But, if afterward men doubt God's existence, influenced by their unrestrained passions and the objections of materialists and skeptics, this truth can be manifestly made known to them by revelation and confirmed by some divine sign; for, as the Vatican Council declares: "the miracle is a clear indication of God's omnipotence and liberty." (86) Thus certain materialists, who believed in the absolute determinism of the laws of nature, when confronted by what was manifestly a miracle, acknowledged God's existence and liberty, and accepted the Christian revelation.

They had already given their assent to the hypothetical truth that, if there is a God, He cannot lie. This suffices in conjunction with some clearly enough divine sign for the evidence of credibility that is a prerequisite to the act of faith elicited on the authority of God revealing.

For this reason we said in the reply, let the major pass without comment, rather than conceding it; for God's existence as the Author of nature can be made known to one, if not by revelation itself, at least by some manifest and divine sign that confirms the revelation. This sign suffices in conjunction with the hypothetical truth that, if there is a God, then He cannot but say what is true. It was by this method that certain Positivists were converted. Certainly God can, if He so wills, clearly manifest Himself to unbelievers.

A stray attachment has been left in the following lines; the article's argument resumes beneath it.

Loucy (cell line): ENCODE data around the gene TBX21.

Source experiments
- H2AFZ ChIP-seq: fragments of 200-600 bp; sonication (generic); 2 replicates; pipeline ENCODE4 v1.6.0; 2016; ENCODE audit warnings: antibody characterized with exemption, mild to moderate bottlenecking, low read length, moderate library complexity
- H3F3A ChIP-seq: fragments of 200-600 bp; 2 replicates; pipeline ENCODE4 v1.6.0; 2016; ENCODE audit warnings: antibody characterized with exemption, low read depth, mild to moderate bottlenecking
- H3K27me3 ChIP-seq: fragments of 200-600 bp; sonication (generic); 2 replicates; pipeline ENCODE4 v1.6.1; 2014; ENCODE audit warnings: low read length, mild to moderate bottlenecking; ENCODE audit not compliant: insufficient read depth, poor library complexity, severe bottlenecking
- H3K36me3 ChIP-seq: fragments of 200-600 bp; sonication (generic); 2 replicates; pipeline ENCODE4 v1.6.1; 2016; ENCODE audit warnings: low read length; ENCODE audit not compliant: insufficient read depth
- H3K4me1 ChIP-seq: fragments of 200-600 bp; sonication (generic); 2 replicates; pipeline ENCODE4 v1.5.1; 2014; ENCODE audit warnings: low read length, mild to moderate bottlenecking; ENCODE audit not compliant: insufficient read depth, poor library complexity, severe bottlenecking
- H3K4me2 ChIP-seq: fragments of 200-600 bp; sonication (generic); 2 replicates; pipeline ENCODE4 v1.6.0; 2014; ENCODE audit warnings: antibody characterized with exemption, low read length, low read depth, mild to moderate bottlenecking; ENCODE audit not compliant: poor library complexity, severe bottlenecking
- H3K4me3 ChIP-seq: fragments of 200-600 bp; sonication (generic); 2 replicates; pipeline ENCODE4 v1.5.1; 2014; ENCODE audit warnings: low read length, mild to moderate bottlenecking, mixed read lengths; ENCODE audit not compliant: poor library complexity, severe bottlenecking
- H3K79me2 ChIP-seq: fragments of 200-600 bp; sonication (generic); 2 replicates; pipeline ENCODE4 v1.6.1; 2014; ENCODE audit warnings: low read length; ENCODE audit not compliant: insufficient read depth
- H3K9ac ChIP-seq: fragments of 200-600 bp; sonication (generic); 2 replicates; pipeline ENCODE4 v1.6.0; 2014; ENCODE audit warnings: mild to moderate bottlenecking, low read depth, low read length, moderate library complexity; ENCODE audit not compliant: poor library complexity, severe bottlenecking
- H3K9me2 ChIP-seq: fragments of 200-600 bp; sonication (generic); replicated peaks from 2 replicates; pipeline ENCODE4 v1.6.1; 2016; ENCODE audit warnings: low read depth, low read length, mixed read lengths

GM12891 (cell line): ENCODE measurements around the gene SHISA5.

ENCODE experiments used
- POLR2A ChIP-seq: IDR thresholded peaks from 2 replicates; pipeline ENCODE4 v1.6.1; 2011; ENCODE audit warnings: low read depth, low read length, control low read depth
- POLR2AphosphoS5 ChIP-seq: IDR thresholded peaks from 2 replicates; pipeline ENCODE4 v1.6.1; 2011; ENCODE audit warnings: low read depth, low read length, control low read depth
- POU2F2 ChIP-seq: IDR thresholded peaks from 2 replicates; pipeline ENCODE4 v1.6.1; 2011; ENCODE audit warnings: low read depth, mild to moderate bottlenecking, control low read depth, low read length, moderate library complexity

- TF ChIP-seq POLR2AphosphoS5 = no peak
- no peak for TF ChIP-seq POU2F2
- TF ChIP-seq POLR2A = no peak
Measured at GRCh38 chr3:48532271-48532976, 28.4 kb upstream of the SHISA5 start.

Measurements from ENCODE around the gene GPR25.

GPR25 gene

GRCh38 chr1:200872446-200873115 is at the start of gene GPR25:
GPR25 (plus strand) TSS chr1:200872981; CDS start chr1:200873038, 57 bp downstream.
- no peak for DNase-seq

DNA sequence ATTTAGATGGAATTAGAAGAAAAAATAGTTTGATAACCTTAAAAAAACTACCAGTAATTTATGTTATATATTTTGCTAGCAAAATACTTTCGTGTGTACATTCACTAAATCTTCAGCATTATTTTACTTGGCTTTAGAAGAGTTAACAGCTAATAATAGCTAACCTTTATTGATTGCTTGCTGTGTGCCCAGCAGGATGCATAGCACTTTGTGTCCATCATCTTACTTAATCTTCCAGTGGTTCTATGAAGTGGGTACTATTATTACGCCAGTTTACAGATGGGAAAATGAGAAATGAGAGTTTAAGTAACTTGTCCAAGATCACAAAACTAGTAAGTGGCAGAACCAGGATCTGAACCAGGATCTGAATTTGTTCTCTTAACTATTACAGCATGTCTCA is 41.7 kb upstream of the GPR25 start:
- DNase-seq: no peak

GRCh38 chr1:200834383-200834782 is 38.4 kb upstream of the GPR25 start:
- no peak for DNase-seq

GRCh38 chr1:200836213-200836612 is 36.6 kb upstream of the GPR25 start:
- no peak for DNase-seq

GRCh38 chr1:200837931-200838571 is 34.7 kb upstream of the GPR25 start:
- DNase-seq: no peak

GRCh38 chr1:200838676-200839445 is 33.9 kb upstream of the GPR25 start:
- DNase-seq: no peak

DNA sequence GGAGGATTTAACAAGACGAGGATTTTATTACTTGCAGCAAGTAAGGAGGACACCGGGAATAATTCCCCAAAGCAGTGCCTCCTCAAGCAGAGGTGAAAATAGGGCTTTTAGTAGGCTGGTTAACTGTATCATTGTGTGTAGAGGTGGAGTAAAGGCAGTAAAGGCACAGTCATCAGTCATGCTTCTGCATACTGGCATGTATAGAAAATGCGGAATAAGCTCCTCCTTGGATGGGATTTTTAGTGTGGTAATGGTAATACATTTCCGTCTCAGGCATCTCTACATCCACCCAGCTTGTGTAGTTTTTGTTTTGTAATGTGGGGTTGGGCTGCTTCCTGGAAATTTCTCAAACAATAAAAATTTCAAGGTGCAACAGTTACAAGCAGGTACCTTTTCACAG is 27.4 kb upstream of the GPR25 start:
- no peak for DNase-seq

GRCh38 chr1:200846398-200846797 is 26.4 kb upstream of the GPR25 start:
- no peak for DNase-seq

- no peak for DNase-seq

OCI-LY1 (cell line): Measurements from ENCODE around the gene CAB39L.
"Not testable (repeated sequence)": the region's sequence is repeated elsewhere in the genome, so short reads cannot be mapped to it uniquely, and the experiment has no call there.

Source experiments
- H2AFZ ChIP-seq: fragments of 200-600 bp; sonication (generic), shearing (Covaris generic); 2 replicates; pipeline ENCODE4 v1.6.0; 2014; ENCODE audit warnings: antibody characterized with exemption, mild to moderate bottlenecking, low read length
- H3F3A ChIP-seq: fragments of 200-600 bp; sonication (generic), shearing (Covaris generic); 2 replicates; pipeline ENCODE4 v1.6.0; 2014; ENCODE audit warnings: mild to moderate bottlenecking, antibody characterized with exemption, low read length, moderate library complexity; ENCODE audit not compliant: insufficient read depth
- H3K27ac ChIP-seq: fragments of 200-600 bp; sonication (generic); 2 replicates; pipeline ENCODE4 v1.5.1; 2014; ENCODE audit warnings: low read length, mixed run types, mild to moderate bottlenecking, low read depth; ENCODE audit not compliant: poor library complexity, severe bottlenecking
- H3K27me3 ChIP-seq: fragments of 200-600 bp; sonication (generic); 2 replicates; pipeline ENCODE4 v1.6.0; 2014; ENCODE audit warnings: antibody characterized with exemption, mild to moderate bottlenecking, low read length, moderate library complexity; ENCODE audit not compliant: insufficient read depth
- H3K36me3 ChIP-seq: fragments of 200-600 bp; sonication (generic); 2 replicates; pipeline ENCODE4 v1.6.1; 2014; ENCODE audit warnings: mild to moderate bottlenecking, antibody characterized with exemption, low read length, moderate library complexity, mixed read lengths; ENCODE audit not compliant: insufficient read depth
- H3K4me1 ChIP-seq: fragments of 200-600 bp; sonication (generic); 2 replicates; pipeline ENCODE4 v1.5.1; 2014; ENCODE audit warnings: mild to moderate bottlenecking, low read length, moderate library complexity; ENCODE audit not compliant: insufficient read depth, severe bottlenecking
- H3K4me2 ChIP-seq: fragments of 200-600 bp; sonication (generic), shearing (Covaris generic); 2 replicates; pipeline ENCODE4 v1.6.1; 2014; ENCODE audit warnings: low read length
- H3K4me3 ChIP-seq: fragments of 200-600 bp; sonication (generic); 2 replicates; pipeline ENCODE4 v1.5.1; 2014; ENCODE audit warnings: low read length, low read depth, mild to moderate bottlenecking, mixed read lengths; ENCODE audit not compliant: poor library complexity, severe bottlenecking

Second objection. The Vatican Council seems to infer that all the faithful, even philosophers and theologians, must believe in God's existence from a supernatural motive. Therefore this truth is "an indemonstrable article of faith" and not merely a demonstrable preamble to the faith. For the Vatican Council says: "The Holy ... Church believes that there is one God. ..."( 87) and the principal attributes of the true God are enumerated. Farther on we read: "All those things are to be believed with divine and Catholic faith which are contained in the word of God, written or handed down, and which the Church . . . proposes for belief as having been divinely revealed." (88) But St. Paul says: "He that cometh to God must believe that He is, and is a rewarder to them that seek Him." (89)